"There’s not a real relationship here, because she doesn’t know us," Howman said as she took photos of the on-screen slides for future reference. "She doesn’t even know what we look like."
Then there were the distractions. One student complained the wi-fi was lagging and he could not connect to the lesson.
Several students’ headsets stopped working, so Grabau connected the audio to overhead speakers, which some students continued to talk over.
One boy’s course log-in didn’t work. Grabau caught a few kids reading online comics or playing games.
Brown acknowledged the shortcomings, and said she does her best to engage the students within the constraints of screens and speakers. She provides interactive lessons, offers time to answer questions, gives positive feedback, and emails individuals to make sure they’re understanding the material.
She also noted that she’s available 24/7.
"It works very well, but you have to have a level of student engagement to the tenth power," Brown said, praising the Ridgewood students for adapting with relative ease.
The online teacher’s abilities to connect make a huge difference, Siskin said.
"It requires a skilled teacher," she said. "So much depends on the teacher."
Phyllis Harris, Hamilton County career and technical education director, agreed on that front. Her district offers video conference learning for dual enrollment, so students do not have to drive 20 miles to the nearest college.
Aside from the occasional technical issues, she said, the program works well. Unlike virtual school, where students learn independently and get delayed answers to their questions, this way allows instant interaction.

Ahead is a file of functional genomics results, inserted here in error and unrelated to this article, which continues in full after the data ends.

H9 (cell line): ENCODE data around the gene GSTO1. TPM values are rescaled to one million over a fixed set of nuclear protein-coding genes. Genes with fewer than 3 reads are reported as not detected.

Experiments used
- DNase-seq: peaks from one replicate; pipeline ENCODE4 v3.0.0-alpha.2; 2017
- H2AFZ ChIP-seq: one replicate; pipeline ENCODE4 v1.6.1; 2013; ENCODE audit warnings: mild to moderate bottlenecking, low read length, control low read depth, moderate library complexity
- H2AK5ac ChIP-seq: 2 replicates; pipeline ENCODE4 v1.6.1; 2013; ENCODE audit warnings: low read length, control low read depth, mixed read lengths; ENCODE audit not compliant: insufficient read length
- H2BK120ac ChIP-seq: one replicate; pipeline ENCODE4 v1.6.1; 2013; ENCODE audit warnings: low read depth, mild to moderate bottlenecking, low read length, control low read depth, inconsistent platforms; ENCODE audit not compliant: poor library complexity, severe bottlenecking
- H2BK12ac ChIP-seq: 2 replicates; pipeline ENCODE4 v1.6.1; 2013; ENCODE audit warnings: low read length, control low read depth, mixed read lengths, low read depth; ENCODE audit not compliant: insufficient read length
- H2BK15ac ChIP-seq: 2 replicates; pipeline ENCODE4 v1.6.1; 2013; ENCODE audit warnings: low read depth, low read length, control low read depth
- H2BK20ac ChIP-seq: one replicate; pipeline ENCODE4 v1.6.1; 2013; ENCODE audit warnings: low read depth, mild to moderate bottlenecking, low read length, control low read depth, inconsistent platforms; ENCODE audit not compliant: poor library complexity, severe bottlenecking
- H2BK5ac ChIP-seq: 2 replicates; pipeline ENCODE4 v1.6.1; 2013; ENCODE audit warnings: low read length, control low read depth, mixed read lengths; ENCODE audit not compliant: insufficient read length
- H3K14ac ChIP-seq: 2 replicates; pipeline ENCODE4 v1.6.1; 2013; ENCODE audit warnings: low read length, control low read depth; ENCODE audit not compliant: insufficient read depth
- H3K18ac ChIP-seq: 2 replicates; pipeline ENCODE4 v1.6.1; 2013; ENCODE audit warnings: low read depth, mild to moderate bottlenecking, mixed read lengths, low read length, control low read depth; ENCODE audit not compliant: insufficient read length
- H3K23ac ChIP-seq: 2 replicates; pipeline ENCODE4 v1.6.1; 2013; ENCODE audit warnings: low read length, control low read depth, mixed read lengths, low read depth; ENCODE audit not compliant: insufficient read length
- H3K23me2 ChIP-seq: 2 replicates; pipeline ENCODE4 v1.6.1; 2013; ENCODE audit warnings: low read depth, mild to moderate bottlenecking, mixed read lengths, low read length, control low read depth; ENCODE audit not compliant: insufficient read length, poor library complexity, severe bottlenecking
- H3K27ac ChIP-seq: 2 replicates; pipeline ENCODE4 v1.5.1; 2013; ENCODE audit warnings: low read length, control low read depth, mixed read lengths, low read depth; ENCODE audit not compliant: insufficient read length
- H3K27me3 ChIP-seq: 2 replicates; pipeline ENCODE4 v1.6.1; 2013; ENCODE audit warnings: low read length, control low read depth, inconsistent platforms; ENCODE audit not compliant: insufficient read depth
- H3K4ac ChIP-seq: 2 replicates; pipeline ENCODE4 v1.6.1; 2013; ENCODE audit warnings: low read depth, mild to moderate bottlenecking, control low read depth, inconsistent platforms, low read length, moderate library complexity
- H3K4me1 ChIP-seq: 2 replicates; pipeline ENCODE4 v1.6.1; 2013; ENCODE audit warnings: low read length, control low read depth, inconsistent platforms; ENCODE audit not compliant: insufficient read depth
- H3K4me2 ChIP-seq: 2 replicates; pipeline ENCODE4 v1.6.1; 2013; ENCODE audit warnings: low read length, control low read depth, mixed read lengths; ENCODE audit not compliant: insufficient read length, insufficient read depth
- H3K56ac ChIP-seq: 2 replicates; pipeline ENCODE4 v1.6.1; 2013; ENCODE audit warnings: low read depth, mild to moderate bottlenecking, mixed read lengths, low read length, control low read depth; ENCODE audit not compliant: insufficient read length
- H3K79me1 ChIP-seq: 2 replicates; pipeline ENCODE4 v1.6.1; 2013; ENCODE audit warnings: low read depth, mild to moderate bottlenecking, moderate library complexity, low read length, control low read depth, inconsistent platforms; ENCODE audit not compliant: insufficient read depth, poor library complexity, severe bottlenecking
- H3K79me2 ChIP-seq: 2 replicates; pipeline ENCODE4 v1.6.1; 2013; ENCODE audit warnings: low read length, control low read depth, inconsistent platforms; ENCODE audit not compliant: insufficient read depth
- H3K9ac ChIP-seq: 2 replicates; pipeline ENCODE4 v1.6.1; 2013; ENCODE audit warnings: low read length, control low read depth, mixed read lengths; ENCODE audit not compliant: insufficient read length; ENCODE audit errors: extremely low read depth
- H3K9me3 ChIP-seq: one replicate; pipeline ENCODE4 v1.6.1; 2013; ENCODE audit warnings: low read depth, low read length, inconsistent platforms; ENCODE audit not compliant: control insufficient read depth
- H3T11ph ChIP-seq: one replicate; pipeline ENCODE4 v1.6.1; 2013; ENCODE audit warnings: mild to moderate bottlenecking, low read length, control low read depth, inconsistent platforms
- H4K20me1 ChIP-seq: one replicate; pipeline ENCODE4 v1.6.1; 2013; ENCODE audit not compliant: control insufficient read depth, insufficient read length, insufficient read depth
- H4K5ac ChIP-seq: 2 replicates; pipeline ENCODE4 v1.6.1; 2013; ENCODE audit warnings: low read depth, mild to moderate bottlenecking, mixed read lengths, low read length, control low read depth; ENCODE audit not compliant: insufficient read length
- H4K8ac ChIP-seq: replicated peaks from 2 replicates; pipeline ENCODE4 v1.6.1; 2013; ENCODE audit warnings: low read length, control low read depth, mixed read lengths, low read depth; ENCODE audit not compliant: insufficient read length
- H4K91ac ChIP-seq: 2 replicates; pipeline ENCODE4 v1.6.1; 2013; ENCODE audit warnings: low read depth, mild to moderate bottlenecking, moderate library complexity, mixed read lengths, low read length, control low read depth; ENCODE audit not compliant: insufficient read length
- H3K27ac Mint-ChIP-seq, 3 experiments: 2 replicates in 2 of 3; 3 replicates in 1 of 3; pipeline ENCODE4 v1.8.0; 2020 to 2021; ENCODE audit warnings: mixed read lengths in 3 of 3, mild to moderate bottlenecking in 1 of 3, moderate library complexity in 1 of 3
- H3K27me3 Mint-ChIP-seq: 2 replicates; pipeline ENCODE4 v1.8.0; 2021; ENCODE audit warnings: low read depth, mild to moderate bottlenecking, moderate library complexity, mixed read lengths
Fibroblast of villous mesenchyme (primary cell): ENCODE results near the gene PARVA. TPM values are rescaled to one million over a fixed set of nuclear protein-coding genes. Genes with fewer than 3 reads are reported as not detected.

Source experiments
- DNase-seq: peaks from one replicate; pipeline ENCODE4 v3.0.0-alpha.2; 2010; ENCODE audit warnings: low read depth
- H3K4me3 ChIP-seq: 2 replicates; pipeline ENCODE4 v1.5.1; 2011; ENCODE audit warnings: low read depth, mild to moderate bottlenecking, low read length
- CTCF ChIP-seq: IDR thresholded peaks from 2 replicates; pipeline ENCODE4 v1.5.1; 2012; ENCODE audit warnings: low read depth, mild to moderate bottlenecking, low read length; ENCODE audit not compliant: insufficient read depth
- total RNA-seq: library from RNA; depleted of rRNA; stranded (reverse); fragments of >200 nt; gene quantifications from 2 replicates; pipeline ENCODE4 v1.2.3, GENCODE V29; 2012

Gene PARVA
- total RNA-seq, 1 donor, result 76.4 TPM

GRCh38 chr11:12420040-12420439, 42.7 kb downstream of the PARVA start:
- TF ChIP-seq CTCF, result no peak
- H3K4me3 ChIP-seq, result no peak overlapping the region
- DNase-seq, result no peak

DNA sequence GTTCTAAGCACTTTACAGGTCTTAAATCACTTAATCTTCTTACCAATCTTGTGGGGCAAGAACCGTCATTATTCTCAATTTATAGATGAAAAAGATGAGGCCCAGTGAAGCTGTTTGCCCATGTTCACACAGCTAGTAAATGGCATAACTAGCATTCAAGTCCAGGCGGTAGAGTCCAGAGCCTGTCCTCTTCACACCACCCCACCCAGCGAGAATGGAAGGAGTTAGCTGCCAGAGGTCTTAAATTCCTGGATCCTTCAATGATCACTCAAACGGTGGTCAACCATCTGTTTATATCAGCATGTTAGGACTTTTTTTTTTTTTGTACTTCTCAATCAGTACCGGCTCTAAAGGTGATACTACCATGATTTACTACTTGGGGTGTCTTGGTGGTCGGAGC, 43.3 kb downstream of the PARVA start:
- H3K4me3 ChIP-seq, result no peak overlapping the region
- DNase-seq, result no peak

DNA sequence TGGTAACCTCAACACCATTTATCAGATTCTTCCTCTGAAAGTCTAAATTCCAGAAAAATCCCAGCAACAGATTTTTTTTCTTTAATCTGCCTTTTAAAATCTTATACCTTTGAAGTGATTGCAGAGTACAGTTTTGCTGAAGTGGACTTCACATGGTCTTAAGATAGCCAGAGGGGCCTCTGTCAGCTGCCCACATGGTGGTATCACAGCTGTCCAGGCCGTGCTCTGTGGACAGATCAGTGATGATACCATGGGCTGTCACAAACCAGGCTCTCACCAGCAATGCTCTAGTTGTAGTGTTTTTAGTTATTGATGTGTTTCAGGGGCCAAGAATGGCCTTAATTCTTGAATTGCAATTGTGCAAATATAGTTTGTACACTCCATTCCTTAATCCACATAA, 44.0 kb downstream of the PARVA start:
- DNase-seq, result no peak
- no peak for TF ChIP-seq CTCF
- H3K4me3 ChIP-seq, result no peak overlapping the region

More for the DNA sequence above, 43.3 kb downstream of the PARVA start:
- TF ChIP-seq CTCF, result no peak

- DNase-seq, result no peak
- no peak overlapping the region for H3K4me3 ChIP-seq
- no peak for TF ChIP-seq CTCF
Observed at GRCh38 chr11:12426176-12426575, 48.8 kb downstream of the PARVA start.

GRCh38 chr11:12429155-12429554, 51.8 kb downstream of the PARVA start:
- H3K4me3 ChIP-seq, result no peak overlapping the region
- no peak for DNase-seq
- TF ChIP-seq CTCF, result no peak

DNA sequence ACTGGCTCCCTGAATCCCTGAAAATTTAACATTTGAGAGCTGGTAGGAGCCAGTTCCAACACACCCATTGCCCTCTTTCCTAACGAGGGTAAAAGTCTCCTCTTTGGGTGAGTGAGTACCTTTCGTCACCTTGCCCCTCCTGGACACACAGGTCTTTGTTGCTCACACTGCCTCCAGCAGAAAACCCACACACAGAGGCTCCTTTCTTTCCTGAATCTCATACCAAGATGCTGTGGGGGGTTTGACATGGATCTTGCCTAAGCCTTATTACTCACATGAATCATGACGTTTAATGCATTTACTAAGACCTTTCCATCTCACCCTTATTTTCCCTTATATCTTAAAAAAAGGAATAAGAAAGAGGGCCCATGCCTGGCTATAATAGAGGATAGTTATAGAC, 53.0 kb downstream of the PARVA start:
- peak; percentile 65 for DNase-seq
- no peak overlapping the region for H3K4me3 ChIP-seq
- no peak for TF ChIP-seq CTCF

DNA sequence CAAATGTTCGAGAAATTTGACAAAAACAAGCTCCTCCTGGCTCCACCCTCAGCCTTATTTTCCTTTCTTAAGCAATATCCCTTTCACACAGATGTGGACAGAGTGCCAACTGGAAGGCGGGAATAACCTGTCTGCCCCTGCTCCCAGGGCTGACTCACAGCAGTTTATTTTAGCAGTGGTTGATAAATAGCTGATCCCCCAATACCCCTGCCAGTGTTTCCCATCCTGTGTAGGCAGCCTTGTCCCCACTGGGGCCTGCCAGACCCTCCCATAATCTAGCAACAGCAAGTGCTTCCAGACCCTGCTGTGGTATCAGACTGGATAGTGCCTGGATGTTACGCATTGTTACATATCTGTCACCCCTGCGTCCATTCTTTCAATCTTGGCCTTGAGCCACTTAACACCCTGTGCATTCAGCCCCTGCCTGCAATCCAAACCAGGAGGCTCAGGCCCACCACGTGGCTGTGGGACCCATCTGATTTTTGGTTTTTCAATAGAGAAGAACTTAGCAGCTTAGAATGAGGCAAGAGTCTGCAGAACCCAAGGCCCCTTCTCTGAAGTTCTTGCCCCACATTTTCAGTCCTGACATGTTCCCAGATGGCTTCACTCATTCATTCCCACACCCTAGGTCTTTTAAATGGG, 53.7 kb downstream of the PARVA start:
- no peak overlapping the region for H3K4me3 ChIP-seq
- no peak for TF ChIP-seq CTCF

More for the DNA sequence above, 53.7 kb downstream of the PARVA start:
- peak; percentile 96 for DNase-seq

Still, Harris said, "some instructors are better at it than others." With some, "it’s like they’re not at a distance. They’re right there with him."
With others, she continued, students do feel the disconnect.
It’s an important issue for Hamilton, just south of the Georgia border, because distance learning might need to grow for regular courses, too.
"We usually have a very high teacher turnover rate," Harris said. "That could be an option for us in the future."
Moving forward, schools need to determine whether this style of teaching is effective before diving in, said Larry Miller, education dean at Florida SouthWestern State College.
The success rate of students in these courses versus the more common virtual schooling, which has less frequent live lessons, will be a key point, said Miller, also a research associate at the University of Washington’s Center on Reinventing Public Education.
"If they’re saying this might hold some promise … then the situation probably warrants more scrutiny," he said.
It’s not a first choice for many. Like Ridgewood, Pasco’s Fivay High also used the model for a science class when a qualified replacement wasn’t available midyear.
But "I have been able to hire science teachers for next year with the appropriate credentialing, so I do not plan to continue this after this year," principal Christina Stanley said.
Still, it’s an option that few are prepared to dismiss out of hand.
Said assistant superintendent Hilton: "It’s not always easy to find the teachers that we desperately need."
Contact Jeffrey S. Solochek at firstname.lastname@example.org.